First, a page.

See also:
» 19.09.2008 - World Bank project failed Chadians
» 10.09.2008 - World Bank stops financing Chad oil pipeline
» 06.07.2006 - Petrol workers strike over discrimination
» 27.04.2006 - World Bank and Chad ending row over oil funds
» 09.11.2005 - Chad to scrap oil wealth sharing measures
» 28.07.2005 - Irregularities in Chad oil revenue spending
» 04.04.2005 - Oil royalties flow to Chad's oil producing region
» 24.06.2004 - First oil shipments from Chad reach world market

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Economy - Development

Oil gives Chad 40 percent GDP growth

afrol News, 22 December - The projected growth in real GDP in Chad this year is set at 39.5 percent. Chadian per capita income is even expected to double by 2005, as the full impact of oil exports is noted. But this will only be possible if the fragile social and ethnic peace can be maintained.

Chad's first petroleum exports only departed for the international market in October 2003, through the Chad-Cameroon pipeline that was completed three months before. In November 2003, the country received its first oil payment into an account at Citibank London.

2004 is therefore the first full calendar year of oil revenues for the government of Chad. According to an analysis published this week by the US government agency Energy Information Administration (EIA), oil exports from Chad have already started making an economic impact: "In 2003, Chad's GDP grew 9.7 percent, while 2004 growth is forecast at 39.5 percent," the EIA analysis says.

Looking forward, per capita income in Chad is expected to double by 2005. Estimates are based on the well-known projections of Chad's oil production and the detailed World Bank agreements with the N'djamena government on how these new funds are to be spent. Only dramatic changes in oil prices and potential new oil discoveries can alter these figures.

Chad has widely been expected to receive US$ 3.5 billion in revenues during the first ten years of exporting oil through the new Chad-Cameroon pipeline, increasing annual government revenues by more than 50 percent. "Recent increases in worldwide oil prices will likely increase Chadian revenues," the EIA report however notes.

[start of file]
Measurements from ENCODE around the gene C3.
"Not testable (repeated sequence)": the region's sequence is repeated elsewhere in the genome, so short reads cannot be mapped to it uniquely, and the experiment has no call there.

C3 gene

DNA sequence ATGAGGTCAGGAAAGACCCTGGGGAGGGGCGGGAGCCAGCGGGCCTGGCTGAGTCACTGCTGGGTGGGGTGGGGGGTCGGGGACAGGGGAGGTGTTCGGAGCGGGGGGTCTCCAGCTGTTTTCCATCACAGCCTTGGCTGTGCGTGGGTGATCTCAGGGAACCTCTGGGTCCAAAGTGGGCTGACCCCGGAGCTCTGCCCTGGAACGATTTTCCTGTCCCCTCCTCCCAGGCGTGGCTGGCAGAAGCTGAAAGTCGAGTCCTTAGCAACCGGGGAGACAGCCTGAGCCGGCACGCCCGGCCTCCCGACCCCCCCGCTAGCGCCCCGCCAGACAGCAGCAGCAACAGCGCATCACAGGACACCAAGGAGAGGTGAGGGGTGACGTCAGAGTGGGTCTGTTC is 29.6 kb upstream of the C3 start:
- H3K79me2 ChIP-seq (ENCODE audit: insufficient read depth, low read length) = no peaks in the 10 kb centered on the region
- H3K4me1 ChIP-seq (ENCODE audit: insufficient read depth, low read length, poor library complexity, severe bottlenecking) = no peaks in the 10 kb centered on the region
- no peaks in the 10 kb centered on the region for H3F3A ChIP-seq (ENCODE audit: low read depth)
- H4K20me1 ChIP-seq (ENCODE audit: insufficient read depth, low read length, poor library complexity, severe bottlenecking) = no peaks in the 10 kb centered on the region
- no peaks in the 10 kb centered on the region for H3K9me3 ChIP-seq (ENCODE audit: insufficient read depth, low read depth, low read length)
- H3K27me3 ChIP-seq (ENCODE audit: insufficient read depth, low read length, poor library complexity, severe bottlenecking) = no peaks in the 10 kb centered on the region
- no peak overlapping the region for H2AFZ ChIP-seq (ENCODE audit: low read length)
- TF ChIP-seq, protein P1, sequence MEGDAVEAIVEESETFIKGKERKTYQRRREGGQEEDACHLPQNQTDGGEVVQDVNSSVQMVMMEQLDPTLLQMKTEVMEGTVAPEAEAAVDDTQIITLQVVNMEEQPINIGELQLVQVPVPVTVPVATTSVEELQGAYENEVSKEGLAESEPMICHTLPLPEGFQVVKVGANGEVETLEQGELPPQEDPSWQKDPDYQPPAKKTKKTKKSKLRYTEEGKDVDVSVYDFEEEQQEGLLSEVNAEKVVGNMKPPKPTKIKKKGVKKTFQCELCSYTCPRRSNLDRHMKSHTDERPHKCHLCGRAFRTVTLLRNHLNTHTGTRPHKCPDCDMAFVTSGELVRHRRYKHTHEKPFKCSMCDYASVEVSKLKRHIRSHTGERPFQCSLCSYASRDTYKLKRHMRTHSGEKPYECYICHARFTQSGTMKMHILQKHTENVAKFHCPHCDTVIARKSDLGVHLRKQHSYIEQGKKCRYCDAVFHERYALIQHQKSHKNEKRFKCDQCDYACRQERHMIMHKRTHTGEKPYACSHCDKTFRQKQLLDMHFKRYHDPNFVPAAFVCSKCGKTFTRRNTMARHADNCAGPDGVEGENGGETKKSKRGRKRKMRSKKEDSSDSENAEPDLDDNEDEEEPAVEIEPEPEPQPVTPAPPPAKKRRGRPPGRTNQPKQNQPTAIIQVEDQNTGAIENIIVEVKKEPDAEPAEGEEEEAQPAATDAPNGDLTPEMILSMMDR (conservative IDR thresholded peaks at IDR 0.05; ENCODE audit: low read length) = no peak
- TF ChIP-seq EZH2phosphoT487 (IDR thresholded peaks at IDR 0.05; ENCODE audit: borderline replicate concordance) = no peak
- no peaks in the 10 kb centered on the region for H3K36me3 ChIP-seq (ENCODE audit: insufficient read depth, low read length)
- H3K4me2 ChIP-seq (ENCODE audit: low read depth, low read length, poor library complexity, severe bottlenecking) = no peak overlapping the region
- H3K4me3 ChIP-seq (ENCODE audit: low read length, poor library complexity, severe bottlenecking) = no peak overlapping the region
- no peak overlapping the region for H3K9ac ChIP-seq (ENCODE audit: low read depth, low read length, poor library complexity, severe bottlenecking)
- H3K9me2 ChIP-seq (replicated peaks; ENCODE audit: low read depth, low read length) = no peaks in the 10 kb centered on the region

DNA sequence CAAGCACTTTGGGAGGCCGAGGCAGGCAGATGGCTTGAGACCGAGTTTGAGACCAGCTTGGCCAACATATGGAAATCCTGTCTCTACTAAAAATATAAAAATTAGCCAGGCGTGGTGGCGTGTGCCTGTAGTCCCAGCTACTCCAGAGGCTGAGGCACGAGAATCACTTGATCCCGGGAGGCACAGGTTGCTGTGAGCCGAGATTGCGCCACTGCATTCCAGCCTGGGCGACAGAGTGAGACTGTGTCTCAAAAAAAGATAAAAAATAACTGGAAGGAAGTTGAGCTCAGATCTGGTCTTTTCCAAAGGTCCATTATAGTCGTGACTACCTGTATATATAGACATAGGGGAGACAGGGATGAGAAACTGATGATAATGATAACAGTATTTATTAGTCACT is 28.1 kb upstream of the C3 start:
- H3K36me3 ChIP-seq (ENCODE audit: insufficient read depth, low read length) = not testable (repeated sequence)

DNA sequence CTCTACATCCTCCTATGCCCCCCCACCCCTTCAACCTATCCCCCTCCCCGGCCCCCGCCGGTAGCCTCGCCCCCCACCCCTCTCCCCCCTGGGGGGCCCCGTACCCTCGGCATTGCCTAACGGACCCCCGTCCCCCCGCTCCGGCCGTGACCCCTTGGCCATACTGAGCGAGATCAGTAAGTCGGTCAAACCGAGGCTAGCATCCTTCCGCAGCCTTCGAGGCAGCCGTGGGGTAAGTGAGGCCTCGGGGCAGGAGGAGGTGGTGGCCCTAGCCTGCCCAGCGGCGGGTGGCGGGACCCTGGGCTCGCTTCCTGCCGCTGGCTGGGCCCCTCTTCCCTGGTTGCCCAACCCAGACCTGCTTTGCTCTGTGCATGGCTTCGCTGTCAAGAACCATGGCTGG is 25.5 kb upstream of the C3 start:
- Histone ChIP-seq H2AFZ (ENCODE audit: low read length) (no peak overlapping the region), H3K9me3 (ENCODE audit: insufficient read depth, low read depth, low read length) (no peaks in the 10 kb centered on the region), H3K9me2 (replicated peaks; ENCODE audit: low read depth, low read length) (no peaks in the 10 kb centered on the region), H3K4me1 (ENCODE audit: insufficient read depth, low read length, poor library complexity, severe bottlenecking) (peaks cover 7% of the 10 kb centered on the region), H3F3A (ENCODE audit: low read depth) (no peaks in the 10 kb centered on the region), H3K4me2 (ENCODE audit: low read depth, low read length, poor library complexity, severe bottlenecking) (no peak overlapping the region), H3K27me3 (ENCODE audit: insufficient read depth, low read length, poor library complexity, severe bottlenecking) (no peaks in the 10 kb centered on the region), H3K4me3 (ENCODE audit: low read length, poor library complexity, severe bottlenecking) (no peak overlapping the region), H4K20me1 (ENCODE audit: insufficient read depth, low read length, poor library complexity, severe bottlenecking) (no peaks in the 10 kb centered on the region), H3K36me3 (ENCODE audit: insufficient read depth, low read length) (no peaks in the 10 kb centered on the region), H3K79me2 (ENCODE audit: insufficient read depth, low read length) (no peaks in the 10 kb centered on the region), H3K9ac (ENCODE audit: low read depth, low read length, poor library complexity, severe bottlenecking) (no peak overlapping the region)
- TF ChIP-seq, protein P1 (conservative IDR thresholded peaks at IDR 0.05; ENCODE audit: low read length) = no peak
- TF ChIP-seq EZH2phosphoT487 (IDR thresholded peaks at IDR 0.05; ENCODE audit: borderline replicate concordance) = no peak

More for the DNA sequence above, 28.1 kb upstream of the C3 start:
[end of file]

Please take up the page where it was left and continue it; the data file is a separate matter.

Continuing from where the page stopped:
The already good news to Chadian economy is made even better by the high possibility of new oil discoveries. The consortium of US and Malaysian oil companies now producing in Chad are concentrated in the Doba Basin's three oil fields - Bolobo, Komé and Miandoun - which are estimated to contain reserves of 900 million barrels. Here, close to the border of the Central African Republic, a total of 300 wells are pumping a maximum of 250,000 barrels of crude oil each day.

Oil has already been found at several other locations, where production soon could be starting. In May 2004, the consortium of foreign oil companies indicated promising developments in its pursuit of additional oil resources in the area. In June 2004, members of the Doba consortium were awarded four new exploration permits in the Chari, Doseo, and Salamat basins, north of Lake Chad, according to EIA.

Chad also contains oil reserves in the Sedigi field in the Lake Chad Basin. Development of the Sedigi field was planned in conjunction with proposals for a petroleum refinery and power plant in N'djamena - which was to reduce Chad's domestic petroleum costs - but has been delayed. "Concorp International, the firm in charge of its development, constructed a conduit from Sedigi to N'djamena of such poor quality that it is unable to transport oil," EIA reports.

Oil revenues are secured for decades to come. The World Bank financed Chad-Cameroon pipeline has an estimated lifetime of 25 to 30 years. By 2030, however, Chad should be in a socio-economic position to invest in the infrastructure needed to keep oil flowing into world markets. If funds are properly managed, that is.

To obtain World Bank guarantees for the pipeline making oil exports possible, Chad had to agree to a transparent oil sector and earmarking 80 percent of government's oil revenues to fight poverty. This includes improved infrastructure and funds allocated to health, education, rural development, the environment and other social services.

However, "concerns that revenue from oil exports will fund military expenditures rather than needed social programs continue to date," also notes the US government report. Chad has been politically unstable since its independence and corruption, army interventions, ethnic strife and civil war always poses a risk to the current good outlook for socio-economic development.

Chad only recently achieved relative peace as President Idriss Deby signed peace and reconciliation accords with several rebel groups. Nevertheless, the political climate remains unstable and heavy fighting continues in northern Chad. The conflict in Sudan's Darfur region threatens to spread over the Chadian border. Stability is also threatened by President Deby's bid for a third presidential term despite resistance from opposition parties.

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